Married to Rick for almost 21 years; two children, Laura and Matthew
Graduate, Texas Tech, Lubbock
Saturday, February 1, 2003, dawned a beautiful day. It was a historic one for the crew of the space shuttle Columbia, just minutes away from landing at the Kennedy Space Center at 9:15 a.m. EDT. Evelyn and the other crew families were really excited to welcome their loved ones home. At 8:15 a.m. the Columbia penetrated the outer fringes of earths atmosphere north of Hawaii at an altitude of 400,000 feet. At 8:53 a.m. the shuttle was over San Francisco. As Rick and the crew were over Nevada and Utah, the temperature in the left landing gear and brake lining peaked higher than normal. An amateur astronomer videotaped chunks falling from the Columbia. At a speed of 13,200 miles per hour, Rick and crew were now 1,400 miles from landing and 16 minutes from seeing family again. As the Columbia flew over Texas at 207,000 feet, Houstons Mission Control saw problems with tire pressure and radioed Rick. At 8:59 a.m., Ricks last communication was interrupted -- It was his last. As the staggering reality sank in and TV cameras captured it, Evelyn and the others were left to recover. It was unbelievable news. "From that moment on, everything moved in slow motion, even my brain" says Evelyn. "I couldnt think straight."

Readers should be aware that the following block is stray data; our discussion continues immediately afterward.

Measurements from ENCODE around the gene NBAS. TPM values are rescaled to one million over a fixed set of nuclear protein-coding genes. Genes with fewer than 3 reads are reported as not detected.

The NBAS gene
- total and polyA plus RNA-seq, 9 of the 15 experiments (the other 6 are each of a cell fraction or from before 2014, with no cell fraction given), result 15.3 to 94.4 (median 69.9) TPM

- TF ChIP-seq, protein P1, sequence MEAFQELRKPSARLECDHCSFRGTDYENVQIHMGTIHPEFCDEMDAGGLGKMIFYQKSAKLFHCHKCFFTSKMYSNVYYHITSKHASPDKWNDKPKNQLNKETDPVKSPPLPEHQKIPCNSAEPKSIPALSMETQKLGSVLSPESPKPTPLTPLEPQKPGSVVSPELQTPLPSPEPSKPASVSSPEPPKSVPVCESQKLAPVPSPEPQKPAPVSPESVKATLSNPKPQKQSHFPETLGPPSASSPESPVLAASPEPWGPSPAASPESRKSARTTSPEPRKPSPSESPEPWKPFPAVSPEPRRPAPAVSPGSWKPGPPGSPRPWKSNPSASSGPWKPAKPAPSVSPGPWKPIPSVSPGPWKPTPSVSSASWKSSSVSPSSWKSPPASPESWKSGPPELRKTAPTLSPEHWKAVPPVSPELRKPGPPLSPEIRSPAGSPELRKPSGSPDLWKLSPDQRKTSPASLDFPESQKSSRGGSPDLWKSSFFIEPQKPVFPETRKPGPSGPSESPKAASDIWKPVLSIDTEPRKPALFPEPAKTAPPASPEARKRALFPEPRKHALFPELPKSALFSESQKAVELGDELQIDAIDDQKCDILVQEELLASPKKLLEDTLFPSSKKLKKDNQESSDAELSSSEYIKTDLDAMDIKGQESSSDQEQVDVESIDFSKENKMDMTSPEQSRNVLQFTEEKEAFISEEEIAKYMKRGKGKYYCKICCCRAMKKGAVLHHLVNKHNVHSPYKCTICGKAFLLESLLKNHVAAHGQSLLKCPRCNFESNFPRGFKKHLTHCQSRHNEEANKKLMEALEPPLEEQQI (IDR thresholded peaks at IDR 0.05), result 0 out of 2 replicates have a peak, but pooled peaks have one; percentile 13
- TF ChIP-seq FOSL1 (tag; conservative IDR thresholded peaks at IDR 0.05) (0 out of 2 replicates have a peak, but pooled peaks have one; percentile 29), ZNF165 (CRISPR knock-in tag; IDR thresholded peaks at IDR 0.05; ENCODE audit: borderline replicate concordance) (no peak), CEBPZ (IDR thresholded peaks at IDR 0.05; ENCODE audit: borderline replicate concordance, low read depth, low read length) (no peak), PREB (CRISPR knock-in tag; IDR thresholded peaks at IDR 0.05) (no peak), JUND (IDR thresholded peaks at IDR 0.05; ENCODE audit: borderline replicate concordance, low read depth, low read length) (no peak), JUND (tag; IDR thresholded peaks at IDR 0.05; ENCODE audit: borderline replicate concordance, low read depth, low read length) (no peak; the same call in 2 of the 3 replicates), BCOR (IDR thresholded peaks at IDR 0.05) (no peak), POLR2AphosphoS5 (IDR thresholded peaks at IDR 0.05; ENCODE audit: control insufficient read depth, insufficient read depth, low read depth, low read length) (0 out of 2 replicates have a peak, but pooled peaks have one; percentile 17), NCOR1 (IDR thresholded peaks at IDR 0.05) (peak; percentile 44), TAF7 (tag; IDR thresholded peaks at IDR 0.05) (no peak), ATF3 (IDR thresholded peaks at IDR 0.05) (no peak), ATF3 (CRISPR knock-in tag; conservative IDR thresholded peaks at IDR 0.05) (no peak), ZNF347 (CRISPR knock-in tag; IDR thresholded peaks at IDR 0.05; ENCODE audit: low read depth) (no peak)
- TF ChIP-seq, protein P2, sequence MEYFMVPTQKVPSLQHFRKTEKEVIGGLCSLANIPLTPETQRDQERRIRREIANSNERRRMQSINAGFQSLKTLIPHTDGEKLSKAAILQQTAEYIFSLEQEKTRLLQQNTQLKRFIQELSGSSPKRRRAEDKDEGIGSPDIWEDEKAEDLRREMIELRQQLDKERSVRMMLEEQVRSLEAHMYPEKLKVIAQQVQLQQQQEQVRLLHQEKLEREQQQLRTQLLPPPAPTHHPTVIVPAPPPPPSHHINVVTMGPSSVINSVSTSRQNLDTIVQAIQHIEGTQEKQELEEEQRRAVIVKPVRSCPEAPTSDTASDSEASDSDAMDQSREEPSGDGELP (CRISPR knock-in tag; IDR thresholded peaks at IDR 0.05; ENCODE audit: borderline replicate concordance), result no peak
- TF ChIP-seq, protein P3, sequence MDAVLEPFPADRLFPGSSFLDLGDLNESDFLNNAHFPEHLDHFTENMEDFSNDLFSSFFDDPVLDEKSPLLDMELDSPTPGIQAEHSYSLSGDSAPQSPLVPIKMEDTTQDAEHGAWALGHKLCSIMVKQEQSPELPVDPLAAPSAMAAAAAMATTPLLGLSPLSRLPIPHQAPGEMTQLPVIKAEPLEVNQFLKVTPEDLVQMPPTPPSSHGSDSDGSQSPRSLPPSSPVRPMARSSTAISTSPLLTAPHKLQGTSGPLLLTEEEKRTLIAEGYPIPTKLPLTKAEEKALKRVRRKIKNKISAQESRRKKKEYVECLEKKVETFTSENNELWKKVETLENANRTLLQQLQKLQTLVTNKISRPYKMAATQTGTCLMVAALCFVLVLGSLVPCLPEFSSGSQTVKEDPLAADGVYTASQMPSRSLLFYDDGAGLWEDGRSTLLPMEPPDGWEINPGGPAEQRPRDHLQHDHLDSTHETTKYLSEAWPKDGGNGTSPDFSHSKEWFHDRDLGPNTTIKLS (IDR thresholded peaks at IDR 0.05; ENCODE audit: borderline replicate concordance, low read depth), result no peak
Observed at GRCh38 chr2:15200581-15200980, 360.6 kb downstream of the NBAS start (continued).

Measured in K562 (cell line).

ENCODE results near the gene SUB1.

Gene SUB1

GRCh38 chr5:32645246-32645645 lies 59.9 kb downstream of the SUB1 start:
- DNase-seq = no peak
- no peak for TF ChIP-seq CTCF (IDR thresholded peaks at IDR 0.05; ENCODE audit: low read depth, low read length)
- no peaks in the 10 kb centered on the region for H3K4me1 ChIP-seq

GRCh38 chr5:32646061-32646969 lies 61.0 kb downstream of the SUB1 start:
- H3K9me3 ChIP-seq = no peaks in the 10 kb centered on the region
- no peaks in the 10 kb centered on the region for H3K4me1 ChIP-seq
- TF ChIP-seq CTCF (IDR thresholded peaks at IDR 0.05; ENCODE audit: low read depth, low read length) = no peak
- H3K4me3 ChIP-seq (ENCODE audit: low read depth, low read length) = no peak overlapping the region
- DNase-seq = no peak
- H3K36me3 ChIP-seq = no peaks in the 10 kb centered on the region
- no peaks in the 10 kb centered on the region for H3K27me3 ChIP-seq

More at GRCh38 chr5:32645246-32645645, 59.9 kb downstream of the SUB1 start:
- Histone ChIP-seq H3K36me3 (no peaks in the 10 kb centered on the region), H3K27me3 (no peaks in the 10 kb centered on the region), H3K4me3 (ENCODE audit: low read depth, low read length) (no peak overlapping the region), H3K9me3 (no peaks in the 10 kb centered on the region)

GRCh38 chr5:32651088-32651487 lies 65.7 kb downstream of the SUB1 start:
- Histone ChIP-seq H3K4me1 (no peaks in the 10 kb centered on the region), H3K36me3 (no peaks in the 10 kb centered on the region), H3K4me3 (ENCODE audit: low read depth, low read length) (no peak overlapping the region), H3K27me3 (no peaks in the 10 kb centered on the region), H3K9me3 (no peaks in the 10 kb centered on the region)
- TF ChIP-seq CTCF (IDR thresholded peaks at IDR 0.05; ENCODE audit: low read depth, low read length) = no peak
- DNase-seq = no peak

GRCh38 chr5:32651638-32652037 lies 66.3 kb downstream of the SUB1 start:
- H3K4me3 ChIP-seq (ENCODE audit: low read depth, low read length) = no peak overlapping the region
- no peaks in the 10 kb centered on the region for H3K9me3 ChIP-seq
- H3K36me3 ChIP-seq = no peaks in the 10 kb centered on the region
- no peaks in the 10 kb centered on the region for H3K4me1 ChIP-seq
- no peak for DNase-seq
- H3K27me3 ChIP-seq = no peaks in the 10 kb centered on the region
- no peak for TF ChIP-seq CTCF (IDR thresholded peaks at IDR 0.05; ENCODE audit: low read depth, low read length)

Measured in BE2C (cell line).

Christ as the Center
After seeing John Glenn orbit the earth in 1962, Rick knew at four years old that he wanted to be an astronaut. That desire never wavered. A straight-A student, at 17 he started taking flying lessons. To relieve the workload from his heavy math and science schedule, Rick, who loved singing all his life, joined the choir.
Rick and Evelyn are both from Amarillo and attended the same high school. They both attended Texas Tech where they really met. Their first date was January 28, 1977, and Evelyn knew right away that this guy was special. Rick told her that his dream was to be an astronaut, which she thought was incredible. "He had the drive and the personality to be an astronaut," she says. He had already written to NASA and received a letter stating the qualifications they looked for in pilots and mission specialists, and Rick used that letter as a road map for his future. After completing a mechanical engineering degree, Rick joined the Air Force to become a pilot. He became a test pilot also and eventually learned to fly over 40 airplanes. He and Evelyn married on February 27, 1982, and his career was set.
Though Rick and Evelyn grew up in church, it took a desert experience to bring first Evelyn and then Rick into a close, personal relationship with Christ. Rick was stationed at Edwards Air Force Base in California when infertility caused great pain to them. "At the time of our infertility, I really started to dig through the Bible," she says. "I was hurting so much that I searched the Scriptures for comfort." Evelyn miscarried twice in 1989 before the blessed arrival of baby Laura Marie on October 5, 1990. Rick was a hands-on Dad from the moment Laura was born. Their joy was complete when Matthew came on August 3, 1995.